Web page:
s many of you know, for most of his professional life, John Stone has worn the "double harness" of literature and medicine, an easy fit, he says, because the two have so much in common, both being concerned, at heart, with the human story. For most of his professional life, John also has tweaked our collective conscience as physicians -- reminding us in poems and essays about the beauty and privilege of our daily work as doctors and the sacred wisdom imparted by our patients.
Having recently stepped down from his role as director of admissions and associate dean of student affairs in the medical school, John is now able to adjust his harness, lightening his administrative load to focus more on writing. Fortunately for us, he is also assuming a new role as a consultant on teaching and as a special liaison to faculty emeriti and to you, our alumni.
There is no one more qualified to understand your concerns and needs. John has long been recognized as one of our best, most dedicated teachers. Just this year, he received the coveted, alumni-sponsored Evangeline Papageorge Teaching Award, the latest of many such tributes to his gift for teaching. In the past, he has also received the Medical Alumni Association's Award for Distinguished Professional Achievement, the university's Thomas Jefferson and Scholar/Teacher awards, and the Best Clinical Professor Award (the latter, three separate times). The list could go on and on.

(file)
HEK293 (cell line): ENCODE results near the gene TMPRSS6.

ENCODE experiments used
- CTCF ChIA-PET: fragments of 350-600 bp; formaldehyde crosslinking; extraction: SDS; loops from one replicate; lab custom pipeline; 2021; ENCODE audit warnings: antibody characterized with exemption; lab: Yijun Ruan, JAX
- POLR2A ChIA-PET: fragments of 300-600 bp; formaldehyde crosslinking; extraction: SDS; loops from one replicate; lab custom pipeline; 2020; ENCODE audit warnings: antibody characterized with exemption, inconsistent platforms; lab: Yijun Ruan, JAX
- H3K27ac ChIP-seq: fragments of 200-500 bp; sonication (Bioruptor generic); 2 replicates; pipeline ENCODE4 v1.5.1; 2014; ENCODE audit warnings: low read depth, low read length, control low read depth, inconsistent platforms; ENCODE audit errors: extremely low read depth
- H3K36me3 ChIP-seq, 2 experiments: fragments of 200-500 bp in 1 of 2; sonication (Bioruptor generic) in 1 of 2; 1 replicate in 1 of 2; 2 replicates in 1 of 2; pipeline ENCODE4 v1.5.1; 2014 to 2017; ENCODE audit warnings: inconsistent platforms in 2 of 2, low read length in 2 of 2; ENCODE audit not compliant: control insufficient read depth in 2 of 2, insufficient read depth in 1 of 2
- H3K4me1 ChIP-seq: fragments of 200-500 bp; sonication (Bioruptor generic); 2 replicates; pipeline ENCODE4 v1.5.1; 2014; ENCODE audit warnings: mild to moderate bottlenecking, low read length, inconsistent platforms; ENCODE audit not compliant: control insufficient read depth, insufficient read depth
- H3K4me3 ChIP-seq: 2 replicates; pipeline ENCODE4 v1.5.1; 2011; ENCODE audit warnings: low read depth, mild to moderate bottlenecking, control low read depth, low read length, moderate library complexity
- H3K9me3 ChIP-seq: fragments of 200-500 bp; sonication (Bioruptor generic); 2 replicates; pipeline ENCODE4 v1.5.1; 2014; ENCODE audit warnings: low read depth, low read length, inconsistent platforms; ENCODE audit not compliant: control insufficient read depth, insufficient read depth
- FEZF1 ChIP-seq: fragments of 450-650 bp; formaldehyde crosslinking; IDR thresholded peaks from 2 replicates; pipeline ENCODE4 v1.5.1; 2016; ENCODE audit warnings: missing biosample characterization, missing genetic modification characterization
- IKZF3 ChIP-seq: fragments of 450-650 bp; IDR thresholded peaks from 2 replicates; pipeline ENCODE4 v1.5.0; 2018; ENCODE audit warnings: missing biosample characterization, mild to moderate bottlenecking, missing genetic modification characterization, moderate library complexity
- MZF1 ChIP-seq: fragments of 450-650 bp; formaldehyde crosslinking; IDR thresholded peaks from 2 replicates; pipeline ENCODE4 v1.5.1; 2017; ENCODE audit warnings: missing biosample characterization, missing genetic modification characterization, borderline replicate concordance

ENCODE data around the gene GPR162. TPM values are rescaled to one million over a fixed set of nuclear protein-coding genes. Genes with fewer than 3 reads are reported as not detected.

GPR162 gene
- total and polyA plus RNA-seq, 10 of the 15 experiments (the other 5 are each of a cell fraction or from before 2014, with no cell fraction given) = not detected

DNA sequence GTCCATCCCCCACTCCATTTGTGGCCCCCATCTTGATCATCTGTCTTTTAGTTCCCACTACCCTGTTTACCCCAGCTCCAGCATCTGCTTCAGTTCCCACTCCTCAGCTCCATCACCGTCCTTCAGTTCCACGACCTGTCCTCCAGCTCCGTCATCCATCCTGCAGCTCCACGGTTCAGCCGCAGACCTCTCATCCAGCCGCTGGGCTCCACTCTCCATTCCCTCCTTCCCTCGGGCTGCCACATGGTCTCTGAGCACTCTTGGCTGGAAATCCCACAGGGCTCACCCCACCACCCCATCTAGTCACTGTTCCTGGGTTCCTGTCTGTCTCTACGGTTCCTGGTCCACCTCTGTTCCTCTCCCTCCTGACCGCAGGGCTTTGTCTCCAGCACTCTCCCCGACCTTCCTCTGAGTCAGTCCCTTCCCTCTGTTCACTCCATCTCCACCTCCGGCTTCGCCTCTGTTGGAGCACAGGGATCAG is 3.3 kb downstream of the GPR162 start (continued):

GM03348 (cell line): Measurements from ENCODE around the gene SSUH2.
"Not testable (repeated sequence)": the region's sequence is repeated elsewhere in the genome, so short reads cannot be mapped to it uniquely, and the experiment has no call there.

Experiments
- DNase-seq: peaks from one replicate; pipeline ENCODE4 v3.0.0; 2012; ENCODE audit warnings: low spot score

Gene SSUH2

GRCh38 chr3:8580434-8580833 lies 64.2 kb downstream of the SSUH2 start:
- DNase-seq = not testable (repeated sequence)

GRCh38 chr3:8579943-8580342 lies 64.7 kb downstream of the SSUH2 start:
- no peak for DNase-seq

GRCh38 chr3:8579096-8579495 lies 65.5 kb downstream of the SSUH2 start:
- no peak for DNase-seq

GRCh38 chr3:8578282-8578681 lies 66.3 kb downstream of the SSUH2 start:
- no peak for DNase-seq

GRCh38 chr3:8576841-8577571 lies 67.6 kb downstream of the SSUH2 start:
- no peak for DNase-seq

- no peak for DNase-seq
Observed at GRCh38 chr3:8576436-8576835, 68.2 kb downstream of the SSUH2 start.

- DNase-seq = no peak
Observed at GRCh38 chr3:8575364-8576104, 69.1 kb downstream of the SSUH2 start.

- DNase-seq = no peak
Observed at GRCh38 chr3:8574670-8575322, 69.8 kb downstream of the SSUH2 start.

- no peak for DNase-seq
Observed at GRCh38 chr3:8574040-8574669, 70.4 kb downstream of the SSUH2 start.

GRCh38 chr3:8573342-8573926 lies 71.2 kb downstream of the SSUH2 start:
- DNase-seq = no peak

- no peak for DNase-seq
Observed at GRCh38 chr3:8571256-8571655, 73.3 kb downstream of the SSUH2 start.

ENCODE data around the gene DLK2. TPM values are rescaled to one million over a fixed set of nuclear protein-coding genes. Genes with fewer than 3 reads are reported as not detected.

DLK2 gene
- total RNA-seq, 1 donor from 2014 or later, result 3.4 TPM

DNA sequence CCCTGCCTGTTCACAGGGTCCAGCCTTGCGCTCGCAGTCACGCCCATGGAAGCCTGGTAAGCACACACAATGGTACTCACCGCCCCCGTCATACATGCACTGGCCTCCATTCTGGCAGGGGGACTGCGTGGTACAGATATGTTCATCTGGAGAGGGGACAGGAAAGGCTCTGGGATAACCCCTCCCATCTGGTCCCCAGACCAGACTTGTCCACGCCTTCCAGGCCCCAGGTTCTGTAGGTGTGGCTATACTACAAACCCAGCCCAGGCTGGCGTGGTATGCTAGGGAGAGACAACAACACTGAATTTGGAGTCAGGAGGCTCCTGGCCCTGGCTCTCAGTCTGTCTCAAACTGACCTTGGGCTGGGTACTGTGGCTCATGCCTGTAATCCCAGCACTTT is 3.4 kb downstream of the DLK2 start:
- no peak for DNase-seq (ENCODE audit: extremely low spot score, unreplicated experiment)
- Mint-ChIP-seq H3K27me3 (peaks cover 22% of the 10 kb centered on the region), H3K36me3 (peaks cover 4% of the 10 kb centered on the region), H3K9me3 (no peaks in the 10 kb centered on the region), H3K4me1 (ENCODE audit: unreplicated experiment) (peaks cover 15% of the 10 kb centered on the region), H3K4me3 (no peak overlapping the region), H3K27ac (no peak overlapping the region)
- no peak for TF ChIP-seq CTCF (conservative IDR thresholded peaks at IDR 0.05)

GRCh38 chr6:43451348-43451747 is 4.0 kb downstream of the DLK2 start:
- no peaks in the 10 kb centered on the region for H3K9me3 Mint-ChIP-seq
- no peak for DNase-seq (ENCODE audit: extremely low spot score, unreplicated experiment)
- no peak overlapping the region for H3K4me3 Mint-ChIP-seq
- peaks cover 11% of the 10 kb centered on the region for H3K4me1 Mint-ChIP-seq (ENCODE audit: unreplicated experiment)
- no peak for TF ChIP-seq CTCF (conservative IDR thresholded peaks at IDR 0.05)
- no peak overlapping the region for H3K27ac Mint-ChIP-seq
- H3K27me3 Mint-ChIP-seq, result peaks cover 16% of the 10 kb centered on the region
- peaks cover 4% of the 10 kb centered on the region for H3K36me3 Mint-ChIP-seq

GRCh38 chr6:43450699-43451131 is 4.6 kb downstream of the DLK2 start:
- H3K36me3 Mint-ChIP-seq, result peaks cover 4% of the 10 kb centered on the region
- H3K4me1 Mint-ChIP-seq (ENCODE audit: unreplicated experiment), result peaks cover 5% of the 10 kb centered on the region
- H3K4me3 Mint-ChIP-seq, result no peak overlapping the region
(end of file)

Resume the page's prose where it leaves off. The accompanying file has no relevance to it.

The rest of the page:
But more important than such a list is the depth to which John has shaped the educational experience, both here at Emory and beyond. He was founding director of our residency program in emergency medicine (see cover story) and spent 15 years working full time at Grady Hospital, a setting that provided much fodder for his writing about patients and what they taught him. He created a highly sought-after elective in ethics ("Human Values in Medicine") and founded one of the country's first medical school courses in literature and medicine. He also co-edited On Doctoring, a literary anthology distributed annually to every medical student in the country, courtesy of the Robert Wood Johnson Foundation.
Just as John has deftly taught the art of communicating with patients, so we hope he'll help us master the art of dialogue with our alumni, a two-way process that we view as both crucial and of enormous mutual benefit.
Working closely with Phil Hills and Sally Millett in our office of Development and Alumni Relations, John will travel to alumni events outside the Atlanta area as well as speak to alumni locally. I hope your paths may cross. I also hope you will tell us what's on your mind, what's happening in your life, how we can serve you better, how we can work together to the benefit of our patients as well as our profession.
Thomas J. Lawley
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Web version by Jaime Henriquez.